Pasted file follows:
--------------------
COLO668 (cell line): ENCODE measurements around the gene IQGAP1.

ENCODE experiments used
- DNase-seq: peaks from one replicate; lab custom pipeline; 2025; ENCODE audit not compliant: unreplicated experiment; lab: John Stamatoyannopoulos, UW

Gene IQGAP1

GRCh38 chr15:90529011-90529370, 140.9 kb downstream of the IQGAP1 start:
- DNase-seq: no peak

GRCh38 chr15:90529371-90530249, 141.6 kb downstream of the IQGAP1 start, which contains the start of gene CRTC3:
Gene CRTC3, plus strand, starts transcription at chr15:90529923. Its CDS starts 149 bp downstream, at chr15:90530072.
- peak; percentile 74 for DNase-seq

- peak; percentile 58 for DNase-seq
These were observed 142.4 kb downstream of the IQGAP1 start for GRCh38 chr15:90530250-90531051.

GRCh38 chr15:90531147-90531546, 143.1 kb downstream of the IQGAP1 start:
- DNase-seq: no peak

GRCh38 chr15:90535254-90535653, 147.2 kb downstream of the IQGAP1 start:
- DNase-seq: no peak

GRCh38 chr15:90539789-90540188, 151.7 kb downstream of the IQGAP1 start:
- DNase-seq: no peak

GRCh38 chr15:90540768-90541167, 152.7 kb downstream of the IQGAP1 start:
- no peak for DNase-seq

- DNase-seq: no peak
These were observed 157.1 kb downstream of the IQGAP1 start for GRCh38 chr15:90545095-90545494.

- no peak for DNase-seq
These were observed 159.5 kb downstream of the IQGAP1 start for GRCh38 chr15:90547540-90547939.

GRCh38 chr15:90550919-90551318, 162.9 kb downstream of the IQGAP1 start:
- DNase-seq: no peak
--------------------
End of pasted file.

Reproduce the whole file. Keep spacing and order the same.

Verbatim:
COLO668 (cell line): ENCODE measurements around the gene IQGAP1.

ENCODE experiments used
- DNase-seq: peaks from one replicate; lab custom pipeline; 2025; ENCODE audit not compliant: unreplicated experiment; lab: John Stamatoyannopoulos, UW

Gene IQGAP1

GRCh38 chr15:90529011-90529370, 140.9 kb downstream of the IQGAP1 start:
- DNase-seq: no peak

GRCh38 chr15:90529371-90530249, 141.6 kb downstream of the IQGAP1 start, which contains the start of gene CRTC3:
Gene CRTC3, plus strand, starts transcription at chr15:90529923. Its CDS starts 149 bp downstream, at chr15:90530072.
- peak; percentile 74 for DNase-seq

- peak; percentile 58 for DNase-seq
These were observed 142.4 kb downstream of the IQGAP1 start for GRCh38 chr15:90530250-90531051.

GRCh38 chr15:90531147-90531546, 143.1 kb downstream of the IQGAP1 start:
- DNase-seq: no peak

GRCh38 chr15:90535254-90535653, 147.2 kb downstream of the IQGAP1 start:
- DNase-seq: no peak

GRCh38 chr15:90539789-90540188, 151.7 kb downstream of the IQGAP1 start:
- DNase-seq: no peak

GRCh38 chr15:90540768-90541167, 152.7 kb downstream of the IQGAP1 start:
- no peak for DNase-seq

- DNase-seq: no peak
These were observed 157.1 kb downstream of the IQGAP1 start for GRCh38 chr15:90545095-90545494.

- no peak for DNase-seq
These were observed 159.5 kb downstream of the IQGAP1 start for GRCh38 chr15:90547540-90547939.

GRCh38 chr15:90550919-90551318, 162.9 kb downstream of the IQGAP1 start:
- DNase-seq: no peak